City of Red Wing to move forward with sale of Mississippi National golf course
Despite recent objections voiced by fans of Mississippi National Golf Links, Red Wing City Council said Monday it will continue negotiating the sale of the public course with its lessee.
A group of about 10 residents attended Monday's council meeting. Two of them spoke and said they would like to see the course remain public.
"One of the reasons I moved here was Mississippi National," resident Jim Eng told the council.
City officials have said they'd like to sell Mississippi National to Wendell Pittenger - who has leased and managed the course for a few decades -- as a way to reduce the city's budget.
Erik Fridell -- whose father, Gary Fridell, has spearheaded a recent campaign to keep Mississippi National a public course - told council members Monday they were wrong minded to sell the course.
He criticized city officials for not making a recent appraisal of the golf course public, for negotiating exclusively with Pittenger and for inking a lease in 2008 that he said is overly beneficial to Pittenger .
The council reacted to these claims with a mixture of empathy and annoyance.
City Council Administrator Kay Kuhlmann said the city isn't required to make the appraisal public. But Council member Lisa Bayley said the information should be available to residents.
Meanwhile, Council member Peggy Rehder said Pittenger is likely the only person who would be interested in buying the course because his lease on the course lasts until 2038.
And in the fieriest exchange of the evening, Fridell and Council member Mike Schultz butted heads over the current lease between the city and Pittenger .
Fridell said it was that lease, restructured in 2008, that has put the city in a position where it needs to look at selling the course.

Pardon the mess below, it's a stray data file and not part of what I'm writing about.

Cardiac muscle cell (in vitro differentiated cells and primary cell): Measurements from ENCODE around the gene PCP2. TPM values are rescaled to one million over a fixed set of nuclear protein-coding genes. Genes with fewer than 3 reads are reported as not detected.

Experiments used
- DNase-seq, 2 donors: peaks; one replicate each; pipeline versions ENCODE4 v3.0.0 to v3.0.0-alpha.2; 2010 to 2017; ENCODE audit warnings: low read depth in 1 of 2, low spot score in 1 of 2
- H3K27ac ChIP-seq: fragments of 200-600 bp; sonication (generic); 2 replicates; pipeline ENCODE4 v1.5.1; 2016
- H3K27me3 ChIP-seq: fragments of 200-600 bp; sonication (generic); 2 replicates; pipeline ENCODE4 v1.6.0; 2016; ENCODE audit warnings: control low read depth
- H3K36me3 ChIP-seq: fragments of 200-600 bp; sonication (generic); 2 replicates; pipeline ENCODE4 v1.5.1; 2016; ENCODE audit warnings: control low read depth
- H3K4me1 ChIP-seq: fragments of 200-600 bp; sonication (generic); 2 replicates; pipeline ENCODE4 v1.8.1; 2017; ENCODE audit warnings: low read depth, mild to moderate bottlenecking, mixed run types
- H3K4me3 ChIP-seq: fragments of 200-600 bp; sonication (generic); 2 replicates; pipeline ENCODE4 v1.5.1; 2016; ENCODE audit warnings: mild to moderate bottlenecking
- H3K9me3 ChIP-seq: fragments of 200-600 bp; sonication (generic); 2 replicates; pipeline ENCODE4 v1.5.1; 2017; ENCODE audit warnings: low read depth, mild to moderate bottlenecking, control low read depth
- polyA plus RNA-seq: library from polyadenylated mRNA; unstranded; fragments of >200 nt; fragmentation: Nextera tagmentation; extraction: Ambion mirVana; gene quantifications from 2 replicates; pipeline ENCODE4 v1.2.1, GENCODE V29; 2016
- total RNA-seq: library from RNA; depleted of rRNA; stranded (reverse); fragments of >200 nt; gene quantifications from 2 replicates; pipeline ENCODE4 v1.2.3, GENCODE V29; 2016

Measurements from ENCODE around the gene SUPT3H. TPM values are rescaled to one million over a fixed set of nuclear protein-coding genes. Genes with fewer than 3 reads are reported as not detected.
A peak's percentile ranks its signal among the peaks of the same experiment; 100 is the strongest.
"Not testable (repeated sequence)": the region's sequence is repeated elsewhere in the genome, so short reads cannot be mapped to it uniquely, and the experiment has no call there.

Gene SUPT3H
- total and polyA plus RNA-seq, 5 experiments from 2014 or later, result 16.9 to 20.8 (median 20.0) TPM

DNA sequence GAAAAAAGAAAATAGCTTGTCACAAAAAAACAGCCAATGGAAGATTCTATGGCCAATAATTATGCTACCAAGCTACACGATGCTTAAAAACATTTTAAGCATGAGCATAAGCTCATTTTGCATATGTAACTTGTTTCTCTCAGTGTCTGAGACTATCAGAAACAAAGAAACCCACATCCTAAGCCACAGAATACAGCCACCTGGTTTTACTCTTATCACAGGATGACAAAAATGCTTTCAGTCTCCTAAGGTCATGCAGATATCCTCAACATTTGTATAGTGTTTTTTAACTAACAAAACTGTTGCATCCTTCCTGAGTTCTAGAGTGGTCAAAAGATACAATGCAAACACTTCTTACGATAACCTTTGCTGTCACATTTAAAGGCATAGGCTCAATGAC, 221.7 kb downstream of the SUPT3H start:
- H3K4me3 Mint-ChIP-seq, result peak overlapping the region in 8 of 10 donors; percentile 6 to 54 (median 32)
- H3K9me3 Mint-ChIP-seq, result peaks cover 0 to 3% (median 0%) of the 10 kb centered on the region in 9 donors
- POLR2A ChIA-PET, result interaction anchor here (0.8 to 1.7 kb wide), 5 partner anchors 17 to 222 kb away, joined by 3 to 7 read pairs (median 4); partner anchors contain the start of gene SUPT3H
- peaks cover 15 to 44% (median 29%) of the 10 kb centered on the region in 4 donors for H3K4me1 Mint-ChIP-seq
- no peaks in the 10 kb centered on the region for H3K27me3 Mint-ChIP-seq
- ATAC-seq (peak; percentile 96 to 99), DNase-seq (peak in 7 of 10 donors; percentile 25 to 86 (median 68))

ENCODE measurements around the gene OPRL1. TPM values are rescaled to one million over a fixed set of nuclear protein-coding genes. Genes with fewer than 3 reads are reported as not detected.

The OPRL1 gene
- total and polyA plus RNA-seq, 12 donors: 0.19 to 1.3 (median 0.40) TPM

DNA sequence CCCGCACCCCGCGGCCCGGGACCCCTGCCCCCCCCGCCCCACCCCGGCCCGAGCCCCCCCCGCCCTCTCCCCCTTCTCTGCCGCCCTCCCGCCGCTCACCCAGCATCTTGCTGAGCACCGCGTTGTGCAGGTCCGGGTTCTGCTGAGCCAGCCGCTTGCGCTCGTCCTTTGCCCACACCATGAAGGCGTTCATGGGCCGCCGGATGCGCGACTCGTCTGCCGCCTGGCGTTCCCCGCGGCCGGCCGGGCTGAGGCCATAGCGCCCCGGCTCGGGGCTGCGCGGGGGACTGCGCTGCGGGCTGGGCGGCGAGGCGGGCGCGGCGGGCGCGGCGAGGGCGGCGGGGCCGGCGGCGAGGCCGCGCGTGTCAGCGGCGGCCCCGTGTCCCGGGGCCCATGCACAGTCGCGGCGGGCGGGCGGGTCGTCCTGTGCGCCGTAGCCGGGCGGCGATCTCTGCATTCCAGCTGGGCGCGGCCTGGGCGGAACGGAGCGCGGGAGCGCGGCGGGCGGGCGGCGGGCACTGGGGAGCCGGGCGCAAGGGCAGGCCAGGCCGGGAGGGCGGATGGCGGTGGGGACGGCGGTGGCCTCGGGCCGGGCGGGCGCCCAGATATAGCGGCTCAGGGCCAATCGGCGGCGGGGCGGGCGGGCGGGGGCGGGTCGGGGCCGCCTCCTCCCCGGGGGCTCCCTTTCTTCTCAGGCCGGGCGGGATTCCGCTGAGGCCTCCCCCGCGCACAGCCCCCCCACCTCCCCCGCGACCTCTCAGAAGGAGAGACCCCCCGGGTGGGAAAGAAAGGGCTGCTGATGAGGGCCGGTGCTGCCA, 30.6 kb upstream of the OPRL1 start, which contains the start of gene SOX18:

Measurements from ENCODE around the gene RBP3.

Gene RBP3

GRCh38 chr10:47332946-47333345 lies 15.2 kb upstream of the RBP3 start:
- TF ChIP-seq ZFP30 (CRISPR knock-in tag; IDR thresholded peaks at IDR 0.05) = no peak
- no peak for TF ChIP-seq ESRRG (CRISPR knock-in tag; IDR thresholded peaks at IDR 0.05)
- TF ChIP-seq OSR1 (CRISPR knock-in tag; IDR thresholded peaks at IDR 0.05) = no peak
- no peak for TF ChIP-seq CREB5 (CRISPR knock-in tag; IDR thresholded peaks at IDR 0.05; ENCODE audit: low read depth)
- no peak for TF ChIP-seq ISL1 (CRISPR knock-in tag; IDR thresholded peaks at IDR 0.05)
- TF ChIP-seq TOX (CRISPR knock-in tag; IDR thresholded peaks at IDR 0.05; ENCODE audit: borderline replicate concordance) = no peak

"I take great umbrage at what you said about the lease," Schultz said. He argued restructuring the lease was necessary to help keep the course afloat during tough financial times.
Bayley, however, said she agreed the lease is not favorable to the city.
Kuhlmann said while some residents have recently said they would like to see the course stay public, she's also heard other residents say the city has no business owning a golf course.
"I think there are strong opinions on both sides," Kuhlmann said.
That was reflected amongst the council members. While some, like Schultz, said they would prefer Mississippi National remain a public course, others, like Rehder, said the council shouldn't be in the golf business.
"Having the golf course is a great asset," Council member Dan Bender said. "I just don't think the city needs to own it and put money into it."
Kuhlmann said the city could save an average of $200,000 a year by selling the course. According to a city memorandum Red Wing spent $162,579 on maintenance and equipment for Mississippi National in 2010.
In addition to questioning the wisdom behind the proposed sale, attorney Gary Fridell questioned its legality in e-mails sent to city officials.
In the 1970s, the state gave Red Wing land on which a portion of Mississippi National was built. The land was once part of the Minnesota Correctional Facility-Red Wing campus.
Fridell argues the 1976 law that conveyed that land to Red Wing also restricts the city from selling the property to a private party.
Monday, Red Wing's attorney Jay Quires said the city could sell the course without a public referendum but may indeed need to seek state approval to sell a portion of the course that was deeded to the city in 1976.
Kuhlmann said she believes the city could have a sale negotiated in the next two to three months. At that time she said the council will hold a forum to gauge public opinion before the council votes on the sale.